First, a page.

Ask An Adult: Who Will Win The General Election?
The Debrief: Will Russell Brand affect the votes? How likely is it that Nigel Farage will be the Prime Minister? We grill an expert.
Illustration by Assa Ariyoshi
It’s 100 days until the election – but how likely is it that we'll have UKIP Prime Minister? REALLY? Does The Green Party have any chance? Will David Cameron go away forever so we never have to look at his Camerony face again? Before the gloves come off, the propaganda starts, and the leaders of the battling parties all appear on TV having American-style debates, I wanted to ask a polling expert who will actually win the election.
No, I don’t know shitloads about politics, but I also don’t (or can’t) believe that they’re all dicks and we should be non-voting for anarchy a la Russell Brand – what about the Green Party, for example? Or Nigel Farage (JOKE)? – so I chatted to pollster extraordinaire Nick Moon, head of Social Research at market research company GFK, who have been predicting and polling the general elections since 1979, in an attempt to figure out how this year is going to swing.
We won’t have a UKIP government
Regardless of the scare-mongering, and the fact that Nigel Farage has been on Gogglebox, UKIP won’t be leading the country this year. ‘That’s one thing I can pretty much guarantee,’ he laughs. ‘UKIP will probably win two, three or four seats, probably from the Tories losing seats and them taking votes away from them. In the coming months, you will see a lot of, “Vote UKIP and you’ll get a Labour government!” scare-mongering from the Tories.’ Basically, thanks to our voting system, there are a shitload of safe Labour, Conservative and Lib Dem seats in parliament, which means that voting for the minority parties might equal votes – but it won’t mean equal seats. And seats equal the real power.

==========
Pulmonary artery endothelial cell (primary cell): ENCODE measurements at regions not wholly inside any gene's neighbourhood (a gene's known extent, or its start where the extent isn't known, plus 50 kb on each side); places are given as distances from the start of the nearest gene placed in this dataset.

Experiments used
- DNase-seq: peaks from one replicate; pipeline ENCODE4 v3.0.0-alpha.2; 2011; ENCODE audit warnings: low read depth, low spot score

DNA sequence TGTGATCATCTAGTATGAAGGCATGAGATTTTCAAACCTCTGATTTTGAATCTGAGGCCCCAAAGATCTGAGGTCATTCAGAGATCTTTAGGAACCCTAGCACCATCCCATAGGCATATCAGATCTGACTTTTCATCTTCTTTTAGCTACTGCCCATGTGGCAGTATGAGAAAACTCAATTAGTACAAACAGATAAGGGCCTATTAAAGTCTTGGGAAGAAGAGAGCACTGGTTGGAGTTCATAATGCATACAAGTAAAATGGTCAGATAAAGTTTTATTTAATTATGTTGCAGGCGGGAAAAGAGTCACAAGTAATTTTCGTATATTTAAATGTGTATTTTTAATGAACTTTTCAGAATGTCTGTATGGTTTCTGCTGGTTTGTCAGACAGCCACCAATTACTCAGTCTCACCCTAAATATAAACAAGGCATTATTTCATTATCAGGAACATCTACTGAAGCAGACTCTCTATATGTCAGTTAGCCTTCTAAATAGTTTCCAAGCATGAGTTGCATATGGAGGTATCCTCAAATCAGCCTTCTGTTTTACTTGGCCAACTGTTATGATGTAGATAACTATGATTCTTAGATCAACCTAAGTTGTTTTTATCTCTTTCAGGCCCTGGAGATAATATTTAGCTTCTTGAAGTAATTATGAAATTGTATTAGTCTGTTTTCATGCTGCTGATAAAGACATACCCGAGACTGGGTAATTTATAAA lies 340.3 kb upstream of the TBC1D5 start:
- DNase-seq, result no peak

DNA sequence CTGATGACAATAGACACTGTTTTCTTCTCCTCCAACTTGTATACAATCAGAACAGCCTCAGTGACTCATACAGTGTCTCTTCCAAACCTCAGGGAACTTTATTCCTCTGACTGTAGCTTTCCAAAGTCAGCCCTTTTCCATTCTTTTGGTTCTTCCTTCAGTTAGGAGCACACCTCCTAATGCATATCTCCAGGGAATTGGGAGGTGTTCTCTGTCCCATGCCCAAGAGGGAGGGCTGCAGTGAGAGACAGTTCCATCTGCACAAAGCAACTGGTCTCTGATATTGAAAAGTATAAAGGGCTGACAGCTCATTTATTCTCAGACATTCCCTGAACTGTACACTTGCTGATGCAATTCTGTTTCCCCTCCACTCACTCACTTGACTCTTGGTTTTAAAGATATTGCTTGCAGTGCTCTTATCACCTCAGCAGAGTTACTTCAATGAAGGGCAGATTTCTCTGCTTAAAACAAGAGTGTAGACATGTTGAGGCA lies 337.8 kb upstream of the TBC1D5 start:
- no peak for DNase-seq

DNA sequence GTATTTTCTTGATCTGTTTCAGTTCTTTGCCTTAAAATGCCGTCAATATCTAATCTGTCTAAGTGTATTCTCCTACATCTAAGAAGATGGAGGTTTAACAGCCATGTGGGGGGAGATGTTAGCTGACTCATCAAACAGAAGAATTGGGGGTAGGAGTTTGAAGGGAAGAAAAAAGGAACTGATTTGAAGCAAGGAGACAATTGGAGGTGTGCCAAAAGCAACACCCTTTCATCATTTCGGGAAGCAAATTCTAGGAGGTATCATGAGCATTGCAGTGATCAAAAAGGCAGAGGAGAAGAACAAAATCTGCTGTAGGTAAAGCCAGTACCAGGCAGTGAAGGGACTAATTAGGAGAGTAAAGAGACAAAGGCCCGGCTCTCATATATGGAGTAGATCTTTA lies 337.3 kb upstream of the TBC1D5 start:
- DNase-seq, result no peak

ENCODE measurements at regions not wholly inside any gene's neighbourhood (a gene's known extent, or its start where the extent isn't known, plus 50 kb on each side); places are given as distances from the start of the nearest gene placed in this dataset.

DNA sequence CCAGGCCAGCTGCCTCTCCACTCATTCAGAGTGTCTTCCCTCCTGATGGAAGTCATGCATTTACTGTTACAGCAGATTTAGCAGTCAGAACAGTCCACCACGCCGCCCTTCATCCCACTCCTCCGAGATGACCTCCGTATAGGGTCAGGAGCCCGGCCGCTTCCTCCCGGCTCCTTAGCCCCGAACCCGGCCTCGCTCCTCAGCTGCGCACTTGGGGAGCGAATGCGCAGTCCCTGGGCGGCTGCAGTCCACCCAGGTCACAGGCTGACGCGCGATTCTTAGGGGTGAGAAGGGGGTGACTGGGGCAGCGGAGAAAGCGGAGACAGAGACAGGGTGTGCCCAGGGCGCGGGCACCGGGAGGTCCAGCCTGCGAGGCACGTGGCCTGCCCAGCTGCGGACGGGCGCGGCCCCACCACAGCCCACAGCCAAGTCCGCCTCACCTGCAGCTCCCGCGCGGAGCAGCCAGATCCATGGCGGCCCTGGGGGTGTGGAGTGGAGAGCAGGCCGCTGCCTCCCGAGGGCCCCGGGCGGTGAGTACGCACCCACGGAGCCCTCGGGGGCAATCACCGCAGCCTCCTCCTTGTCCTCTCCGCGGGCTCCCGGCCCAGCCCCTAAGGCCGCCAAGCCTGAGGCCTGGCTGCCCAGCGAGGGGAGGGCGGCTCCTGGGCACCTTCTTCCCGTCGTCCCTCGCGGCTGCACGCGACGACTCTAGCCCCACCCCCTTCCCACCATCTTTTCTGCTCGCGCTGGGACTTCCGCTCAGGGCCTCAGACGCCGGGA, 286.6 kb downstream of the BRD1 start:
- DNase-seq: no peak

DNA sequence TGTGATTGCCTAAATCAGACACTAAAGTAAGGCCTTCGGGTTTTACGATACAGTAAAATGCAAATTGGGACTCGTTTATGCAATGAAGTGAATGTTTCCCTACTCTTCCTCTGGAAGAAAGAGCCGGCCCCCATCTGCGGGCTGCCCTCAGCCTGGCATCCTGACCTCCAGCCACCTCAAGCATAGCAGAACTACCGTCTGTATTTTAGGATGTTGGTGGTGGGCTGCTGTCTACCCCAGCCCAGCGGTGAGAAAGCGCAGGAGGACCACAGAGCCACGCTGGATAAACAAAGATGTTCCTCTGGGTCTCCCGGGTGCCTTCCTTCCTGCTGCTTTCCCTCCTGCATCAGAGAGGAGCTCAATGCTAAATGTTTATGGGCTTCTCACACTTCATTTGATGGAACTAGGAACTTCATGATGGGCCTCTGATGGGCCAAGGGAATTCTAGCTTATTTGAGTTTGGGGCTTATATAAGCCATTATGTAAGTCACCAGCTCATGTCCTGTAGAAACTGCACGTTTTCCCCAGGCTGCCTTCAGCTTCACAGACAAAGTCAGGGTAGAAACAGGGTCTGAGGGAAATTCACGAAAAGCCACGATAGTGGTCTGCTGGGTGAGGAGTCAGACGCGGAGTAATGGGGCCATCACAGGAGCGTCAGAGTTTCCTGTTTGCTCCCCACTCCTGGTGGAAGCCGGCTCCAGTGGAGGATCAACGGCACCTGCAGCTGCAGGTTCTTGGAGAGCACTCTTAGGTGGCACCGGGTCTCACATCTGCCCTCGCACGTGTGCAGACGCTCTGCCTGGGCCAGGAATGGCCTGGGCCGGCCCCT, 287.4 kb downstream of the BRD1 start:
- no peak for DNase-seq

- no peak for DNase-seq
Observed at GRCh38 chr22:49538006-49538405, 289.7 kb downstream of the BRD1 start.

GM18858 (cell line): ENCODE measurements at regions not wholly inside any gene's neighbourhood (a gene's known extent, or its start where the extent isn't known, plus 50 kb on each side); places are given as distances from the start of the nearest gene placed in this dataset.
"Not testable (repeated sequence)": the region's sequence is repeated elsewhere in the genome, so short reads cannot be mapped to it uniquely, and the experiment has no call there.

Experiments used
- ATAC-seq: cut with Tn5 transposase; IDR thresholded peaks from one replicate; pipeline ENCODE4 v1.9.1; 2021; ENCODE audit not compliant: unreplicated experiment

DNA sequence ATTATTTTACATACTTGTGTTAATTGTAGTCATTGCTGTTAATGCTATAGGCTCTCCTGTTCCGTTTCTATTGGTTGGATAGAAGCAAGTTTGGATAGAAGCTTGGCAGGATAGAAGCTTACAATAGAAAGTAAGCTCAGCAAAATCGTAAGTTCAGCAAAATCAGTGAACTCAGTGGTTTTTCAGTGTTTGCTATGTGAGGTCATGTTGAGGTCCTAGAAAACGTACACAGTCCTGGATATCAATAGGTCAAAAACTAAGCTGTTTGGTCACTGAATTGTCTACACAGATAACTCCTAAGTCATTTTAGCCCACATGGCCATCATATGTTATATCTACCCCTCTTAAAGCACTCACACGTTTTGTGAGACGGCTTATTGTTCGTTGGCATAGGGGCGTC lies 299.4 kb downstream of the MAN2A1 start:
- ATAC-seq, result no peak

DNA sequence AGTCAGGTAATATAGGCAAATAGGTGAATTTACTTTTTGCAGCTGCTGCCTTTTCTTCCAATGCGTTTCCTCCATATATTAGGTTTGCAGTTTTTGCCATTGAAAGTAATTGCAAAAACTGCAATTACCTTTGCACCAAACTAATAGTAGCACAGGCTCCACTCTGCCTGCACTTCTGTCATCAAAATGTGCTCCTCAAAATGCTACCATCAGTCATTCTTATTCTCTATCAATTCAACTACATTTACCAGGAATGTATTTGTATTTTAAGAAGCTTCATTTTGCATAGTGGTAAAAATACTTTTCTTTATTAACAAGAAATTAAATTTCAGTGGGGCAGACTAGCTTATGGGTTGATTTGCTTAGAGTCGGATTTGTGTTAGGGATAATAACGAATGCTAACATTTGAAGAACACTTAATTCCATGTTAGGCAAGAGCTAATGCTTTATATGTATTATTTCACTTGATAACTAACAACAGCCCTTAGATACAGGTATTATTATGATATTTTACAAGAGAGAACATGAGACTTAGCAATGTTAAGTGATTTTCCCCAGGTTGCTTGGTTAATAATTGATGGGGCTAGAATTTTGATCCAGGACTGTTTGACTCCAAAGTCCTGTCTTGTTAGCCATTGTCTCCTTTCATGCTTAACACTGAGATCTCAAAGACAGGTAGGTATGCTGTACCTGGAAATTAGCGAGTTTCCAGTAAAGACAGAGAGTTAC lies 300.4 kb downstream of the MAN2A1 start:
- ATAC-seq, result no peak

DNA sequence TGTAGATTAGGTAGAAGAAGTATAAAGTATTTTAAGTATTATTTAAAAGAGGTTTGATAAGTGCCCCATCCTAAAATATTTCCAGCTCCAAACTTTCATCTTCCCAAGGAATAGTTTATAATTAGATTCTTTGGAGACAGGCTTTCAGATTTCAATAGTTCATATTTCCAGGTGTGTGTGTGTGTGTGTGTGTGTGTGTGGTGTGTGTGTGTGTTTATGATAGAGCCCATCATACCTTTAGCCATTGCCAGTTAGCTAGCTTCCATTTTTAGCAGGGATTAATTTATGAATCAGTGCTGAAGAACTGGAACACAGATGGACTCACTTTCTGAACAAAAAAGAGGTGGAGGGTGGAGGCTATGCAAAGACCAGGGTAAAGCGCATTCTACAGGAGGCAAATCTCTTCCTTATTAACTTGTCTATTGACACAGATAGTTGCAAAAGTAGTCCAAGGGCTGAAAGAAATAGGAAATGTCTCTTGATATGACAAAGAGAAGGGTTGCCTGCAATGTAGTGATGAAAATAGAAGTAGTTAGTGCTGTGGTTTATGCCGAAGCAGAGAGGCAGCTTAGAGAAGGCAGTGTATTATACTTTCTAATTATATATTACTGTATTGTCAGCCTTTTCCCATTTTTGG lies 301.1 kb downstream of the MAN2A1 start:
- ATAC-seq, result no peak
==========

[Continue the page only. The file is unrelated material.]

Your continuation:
We won’t have a Green Party government
Similarly, the Green Party can’t get into power thanks to the safe seats, but they could work to take votes from Labour. ‘A green vote could result in Liberals or Labour losing seats – they’ll probably get between zero and two actual seats in Parliament,’ says Nick. If you’re currently crying and wondering what the point of everything is – votes are still important, and voting for the party you want to see rule the country is still a good idea. To understand why, let’s move on to...
We will almost definitely not have just one government
When Dave and Nick got married in a rose garden back in 2010, they passed an act that has made things more difficult for one party to rule them all. ‘No party will be able to form a government on their own, we’re going to have to get used to coalitions. Or even potentially a minority government,’ Nick (Moon, not Clegg) predicts. ‘We can rule out another Conservative – Lib Dem coalition, and a National Party was floated at a conference recently [this is where the Tories and Labour would join, like in Germany], but two hacks from the Labour and Tory parties said this is impossible with the current leaders – the hatred is too strong. Miliband and Cameron couldn’t work together.’